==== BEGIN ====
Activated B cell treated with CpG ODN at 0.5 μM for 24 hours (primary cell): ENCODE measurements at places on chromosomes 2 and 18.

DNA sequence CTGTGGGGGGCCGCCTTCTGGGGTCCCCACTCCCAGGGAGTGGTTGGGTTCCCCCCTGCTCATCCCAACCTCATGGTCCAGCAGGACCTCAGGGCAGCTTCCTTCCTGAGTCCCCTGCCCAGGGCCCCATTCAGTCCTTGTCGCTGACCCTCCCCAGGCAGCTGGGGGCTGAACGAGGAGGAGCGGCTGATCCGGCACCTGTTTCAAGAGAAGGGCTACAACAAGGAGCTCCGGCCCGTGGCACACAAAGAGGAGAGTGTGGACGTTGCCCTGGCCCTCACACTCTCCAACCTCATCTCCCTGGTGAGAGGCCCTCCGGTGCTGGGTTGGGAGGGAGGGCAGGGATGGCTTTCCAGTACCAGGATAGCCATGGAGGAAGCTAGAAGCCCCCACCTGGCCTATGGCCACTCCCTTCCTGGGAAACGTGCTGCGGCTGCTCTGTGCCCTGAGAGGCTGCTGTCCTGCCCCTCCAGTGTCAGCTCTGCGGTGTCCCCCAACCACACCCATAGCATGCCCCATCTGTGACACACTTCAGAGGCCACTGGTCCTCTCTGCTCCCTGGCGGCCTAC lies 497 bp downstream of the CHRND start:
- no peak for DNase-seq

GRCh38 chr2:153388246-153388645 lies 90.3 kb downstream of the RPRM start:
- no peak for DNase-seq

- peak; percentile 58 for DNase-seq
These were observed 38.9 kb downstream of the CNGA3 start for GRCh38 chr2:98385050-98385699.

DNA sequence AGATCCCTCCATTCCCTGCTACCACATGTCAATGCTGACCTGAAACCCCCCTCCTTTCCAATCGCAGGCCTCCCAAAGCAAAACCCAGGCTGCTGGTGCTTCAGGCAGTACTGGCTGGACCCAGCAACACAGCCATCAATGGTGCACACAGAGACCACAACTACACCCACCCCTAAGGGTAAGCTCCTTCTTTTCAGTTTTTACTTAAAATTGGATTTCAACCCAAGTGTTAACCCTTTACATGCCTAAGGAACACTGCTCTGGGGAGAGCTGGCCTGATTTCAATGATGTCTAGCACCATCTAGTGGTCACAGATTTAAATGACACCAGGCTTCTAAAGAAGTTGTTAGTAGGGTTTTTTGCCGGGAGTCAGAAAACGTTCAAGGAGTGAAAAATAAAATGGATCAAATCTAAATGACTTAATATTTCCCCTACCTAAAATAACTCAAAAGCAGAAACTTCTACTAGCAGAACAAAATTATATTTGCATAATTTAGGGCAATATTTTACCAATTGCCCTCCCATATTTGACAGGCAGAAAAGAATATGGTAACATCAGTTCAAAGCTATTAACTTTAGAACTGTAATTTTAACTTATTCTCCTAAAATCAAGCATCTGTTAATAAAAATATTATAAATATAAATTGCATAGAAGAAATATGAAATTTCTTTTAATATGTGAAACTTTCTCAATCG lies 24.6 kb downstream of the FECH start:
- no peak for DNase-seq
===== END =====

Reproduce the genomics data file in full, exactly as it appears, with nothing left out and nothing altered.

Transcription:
Activated B cell treated with CpG ODN at 0.5 μM for 24 hours (primary cell): ENCODE measurements at places on chromosomes 2 and 18.

DNA sequence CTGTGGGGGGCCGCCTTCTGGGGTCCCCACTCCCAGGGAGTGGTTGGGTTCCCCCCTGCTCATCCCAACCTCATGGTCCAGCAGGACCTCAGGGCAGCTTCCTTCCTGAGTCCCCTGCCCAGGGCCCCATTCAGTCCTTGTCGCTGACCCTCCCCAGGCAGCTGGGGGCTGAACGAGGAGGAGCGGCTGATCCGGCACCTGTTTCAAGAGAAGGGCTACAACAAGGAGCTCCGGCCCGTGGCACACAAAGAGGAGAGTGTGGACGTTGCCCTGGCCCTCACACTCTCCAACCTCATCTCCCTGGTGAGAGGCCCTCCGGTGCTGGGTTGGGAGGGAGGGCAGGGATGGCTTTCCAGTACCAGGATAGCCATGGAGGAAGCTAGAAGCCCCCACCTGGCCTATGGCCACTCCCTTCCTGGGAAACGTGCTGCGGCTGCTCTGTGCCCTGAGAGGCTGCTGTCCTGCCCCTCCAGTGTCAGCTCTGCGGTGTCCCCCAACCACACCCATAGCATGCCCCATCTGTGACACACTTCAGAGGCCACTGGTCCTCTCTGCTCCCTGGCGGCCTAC lies 497 bp downstream of the CHRND start:
- no peak for DNase-seq

GRCh38 chr2:153388246-153388645 lies 90.3 kb downstream of the RPRM start:
- no peak for DNase-seq

- peak; percentile 58 for DNase-seq
These were observed 38.9 kb downstream of the CNGA3 start for GRCh38 chr2:98385050-98385699.

DNA sequence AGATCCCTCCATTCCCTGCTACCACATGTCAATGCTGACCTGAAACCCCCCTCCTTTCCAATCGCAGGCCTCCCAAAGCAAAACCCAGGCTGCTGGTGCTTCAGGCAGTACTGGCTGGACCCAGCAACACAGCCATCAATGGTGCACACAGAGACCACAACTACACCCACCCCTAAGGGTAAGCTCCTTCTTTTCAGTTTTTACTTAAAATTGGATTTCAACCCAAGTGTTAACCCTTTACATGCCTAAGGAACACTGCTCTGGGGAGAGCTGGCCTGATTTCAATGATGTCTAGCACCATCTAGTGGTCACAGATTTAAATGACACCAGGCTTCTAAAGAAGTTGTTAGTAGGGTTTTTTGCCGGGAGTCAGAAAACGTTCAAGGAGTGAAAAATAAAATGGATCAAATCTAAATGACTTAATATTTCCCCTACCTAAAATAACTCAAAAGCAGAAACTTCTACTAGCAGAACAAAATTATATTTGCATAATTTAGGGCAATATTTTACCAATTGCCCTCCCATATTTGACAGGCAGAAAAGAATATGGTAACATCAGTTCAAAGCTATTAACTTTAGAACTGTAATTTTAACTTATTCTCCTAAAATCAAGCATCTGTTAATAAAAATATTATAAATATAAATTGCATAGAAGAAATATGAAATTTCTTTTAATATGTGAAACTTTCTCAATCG lies 24.6 kb downstream of the FECH start:
- no peak for DNase-seq